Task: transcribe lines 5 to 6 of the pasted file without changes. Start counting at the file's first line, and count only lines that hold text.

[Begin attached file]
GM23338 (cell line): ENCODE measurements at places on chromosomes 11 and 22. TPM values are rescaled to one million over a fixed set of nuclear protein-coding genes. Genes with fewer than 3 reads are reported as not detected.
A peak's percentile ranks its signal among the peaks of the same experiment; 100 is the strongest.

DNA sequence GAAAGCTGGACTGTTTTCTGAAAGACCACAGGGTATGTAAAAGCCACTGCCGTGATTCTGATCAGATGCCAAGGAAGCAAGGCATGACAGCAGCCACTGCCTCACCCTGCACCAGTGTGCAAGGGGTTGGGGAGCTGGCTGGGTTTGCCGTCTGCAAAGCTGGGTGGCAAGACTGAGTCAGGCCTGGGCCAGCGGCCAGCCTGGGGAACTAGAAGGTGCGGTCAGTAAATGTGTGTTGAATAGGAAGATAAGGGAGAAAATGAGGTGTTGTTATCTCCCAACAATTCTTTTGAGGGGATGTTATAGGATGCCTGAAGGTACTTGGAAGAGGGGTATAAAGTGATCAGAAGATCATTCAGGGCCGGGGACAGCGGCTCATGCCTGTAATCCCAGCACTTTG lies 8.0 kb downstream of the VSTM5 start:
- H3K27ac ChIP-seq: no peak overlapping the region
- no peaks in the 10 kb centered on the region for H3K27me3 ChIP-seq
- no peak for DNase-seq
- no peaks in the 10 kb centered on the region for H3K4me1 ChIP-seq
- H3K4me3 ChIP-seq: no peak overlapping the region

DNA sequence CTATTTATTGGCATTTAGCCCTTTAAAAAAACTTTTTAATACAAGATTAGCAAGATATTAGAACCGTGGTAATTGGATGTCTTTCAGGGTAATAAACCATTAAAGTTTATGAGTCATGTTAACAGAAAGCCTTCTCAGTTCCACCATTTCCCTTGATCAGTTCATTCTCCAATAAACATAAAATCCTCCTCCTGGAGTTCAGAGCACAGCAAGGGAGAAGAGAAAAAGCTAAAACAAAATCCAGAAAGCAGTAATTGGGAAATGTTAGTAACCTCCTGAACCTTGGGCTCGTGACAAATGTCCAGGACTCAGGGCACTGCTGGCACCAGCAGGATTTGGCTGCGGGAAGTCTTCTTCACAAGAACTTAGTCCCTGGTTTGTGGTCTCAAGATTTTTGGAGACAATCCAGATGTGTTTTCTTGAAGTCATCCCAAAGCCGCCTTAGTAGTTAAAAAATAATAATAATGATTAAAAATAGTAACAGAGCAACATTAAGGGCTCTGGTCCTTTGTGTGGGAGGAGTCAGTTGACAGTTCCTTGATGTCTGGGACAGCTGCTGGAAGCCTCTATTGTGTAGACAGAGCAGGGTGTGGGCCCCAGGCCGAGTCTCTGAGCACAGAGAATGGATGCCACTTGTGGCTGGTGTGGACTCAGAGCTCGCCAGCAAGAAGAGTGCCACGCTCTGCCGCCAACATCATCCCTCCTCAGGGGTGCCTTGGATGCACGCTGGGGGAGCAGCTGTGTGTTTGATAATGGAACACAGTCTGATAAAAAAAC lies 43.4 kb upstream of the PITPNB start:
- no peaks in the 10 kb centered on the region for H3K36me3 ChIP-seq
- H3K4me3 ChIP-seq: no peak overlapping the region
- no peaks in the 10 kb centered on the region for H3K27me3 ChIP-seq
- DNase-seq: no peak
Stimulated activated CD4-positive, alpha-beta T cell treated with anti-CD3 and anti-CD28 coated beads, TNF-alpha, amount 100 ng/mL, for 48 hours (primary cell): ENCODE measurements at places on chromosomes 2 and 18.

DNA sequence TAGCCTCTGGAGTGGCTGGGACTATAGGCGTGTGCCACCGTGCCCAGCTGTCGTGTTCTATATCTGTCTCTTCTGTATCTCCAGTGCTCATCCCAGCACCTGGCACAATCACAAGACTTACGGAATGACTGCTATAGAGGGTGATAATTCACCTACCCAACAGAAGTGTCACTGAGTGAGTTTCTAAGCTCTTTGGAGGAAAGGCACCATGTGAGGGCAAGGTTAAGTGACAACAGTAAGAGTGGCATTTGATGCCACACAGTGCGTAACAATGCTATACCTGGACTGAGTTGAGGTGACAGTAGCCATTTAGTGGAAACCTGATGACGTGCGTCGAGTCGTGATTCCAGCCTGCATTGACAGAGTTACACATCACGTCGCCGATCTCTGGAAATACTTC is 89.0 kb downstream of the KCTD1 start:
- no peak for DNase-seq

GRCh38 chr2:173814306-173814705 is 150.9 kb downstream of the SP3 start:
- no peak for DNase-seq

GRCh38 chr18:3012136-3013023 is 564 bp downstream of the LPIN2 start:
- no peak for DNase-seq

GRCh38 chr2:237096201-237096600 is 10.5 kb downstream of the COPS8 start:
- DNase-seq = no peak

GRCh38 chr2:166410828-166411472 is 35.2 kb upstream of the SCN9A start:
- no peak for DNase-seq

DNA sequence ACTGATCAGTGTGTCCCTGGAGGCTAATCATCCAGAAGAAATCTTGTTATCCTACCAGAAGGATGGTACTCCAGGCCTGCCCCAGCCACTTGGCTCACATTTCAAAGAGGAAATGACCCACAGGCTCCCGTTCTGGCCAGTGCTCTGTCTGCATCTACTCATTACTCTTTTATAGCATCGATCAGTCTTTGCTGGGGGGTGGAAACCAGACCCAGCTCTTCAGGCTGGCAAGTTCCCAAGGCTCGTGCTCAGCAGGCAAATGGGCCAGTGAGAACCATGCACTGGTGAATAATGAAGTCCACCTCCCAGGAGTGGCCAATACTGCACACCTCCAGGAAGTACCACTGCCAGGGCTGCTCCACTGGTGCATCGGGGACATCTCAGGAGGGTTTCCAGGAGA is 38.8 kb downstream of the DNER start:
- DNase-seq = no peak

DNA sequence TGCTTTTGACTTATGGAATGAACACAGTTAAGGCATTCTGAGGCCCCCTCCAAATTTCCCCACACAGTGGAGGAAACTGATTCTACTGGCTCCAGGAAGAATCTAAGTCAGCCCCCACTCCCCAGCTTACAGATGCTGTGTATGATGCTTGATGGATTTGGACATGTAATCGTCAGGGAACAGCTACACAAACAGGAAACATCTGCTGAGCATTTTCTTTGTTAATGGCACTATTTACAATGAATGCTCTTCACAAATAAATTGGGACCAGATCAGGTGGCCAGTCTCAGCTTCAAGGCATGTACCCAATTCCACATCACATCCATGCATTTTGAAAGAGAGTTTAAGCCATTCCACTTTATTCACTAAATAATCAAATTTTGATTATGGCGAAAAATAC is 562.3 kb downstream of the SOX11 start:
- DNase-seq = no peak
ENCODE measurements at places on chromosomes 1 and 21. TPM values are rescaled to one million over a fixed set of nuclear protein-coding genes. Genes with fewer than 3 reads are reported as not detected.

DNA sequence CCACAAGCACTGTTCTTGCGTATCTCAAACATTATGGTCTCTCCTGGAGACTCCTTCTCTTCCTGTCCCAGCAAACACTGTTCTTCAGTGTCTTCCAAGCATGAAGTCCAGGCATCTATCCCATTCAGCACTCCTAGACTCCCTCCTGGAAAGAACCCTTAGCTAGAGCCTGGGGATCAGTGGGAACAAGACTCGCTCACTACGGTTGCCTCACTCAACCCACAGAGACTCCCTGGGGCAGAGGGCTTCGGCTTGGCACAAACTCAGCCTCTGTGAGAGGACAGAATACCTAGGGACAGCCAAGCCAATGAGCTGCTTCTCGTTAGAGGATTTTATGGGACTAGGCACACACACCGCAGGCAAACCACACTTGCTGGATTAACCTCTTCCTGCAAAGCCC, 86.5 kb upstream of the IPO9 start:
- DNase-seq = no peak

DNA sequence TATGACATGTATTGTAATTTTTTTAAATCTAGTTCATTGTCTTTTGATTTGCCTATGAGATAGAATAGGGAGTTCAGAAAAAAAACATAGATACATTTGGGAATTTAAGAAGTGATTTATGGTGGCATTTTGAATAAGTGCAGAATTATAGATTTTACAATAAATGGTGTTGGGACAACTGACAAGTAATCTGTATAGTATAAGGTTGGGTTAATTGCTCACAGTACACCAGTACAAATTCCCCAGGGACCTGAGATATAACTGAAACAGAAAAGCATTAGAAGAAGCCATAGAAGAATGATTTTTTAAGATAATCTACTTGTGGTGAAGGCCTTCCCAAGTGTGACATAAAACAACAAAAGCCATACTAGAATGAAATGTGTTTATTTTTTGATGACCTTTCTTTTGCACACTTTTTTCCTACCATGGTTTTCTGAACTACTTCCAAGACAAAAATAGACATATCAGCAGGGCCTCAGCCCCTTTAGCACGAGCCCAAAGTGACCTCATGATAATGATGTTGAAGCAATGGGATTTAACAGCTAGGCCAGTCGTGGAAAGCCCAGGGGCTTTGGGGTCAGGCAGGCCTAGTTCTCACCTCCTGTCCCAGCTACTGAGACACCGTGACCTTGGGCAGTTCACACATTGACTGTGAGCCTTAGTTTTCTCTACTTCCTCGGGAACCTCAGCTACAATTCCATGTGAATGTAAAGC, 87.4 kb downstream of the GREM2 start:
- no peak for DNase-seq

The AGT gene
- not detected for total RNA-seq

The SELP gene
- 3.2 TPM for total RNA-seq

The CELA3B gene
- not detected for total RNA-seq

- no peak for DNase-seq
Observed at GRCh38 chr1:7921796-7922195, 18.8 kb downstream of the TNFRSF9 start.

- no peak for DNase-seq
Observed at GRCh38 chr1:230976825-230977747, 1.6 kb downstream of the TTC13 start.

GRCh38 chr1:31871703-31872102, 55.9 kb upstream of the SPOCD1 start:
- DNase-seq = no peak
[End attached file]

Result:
- no peaks in the 10 kb centered on the region for H3K27me3 ChIP-seq
- no peak for DNase-seq